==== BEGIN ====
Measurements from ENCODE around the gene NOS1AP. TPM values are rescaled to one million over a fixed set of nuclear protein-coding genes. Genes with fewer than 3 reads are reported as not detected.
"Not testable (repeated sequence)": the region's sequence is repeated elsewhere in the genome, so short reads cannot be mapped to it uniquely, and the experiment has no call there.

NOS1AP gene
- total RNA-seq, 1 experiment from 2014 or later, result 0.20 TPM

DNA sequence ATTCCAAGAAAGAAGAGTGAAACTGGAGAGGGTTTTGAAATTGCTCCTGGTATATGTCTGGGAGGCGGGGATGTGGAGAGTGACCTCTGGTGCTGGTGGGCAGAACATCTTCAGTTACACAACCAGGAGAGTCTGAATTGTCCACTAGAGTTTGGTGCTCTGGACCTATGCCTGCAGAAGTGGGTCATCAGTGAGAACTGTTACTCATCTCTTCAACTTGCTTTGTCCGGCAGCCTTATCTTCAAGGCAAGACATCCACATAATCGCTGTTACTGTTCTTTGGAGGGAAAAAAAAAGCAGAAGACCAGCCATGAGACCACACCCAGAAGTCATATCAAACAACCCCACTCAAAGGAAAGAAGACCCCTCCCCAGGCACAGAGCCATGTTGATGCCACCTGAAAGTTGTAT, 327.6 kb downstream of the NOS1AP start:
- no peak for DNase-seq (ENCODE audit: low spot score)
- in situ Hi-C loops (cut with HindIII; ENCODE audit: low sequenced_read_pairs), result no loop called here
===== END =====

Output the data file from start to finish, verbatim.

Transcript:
Measurements from ENCODE around the gene NOS1AP. TPM values are rescaled to one million over a fixed set of nuclear protein-coding genes. Genes with fewer than 3 reads are reported as not detected.
"Not testable (repeated sequence)": the region's sequence is repeated elsewhere in the genome, so short reads cannot be mapped to it uniquely, and the experiment has no call there.

NOS1AP gene
- total RNA-seq, 1 experiment from 2014 or later, result 0.20 TPM

DNA sequence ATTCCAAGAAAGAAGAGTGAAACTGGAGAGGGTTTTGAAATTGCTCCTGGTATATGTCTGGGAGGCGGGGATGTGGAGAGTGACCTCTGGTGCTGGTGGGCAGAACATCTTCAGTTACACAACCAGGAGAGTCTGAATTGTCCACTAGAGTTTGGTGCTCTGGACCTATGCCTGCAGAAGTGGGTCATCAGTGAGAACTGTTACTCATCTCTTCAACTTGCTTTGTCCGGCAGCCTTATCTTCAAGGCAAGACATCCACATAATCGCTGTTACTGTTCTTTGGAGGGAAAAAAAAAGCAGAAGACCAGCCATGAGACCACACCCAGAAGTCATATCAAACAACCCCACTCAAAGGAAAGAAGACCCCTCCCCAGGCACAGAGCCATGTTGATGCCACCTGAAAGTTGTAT, 327.6 kb downstream of the NOS1AP start:
- no peak for DNase-seq (ENCODE audit: low spot score)
- in situ Hi-C loops (cut with HindIII; ENCODE audit: low sequenced_read_pairs), result no loop called here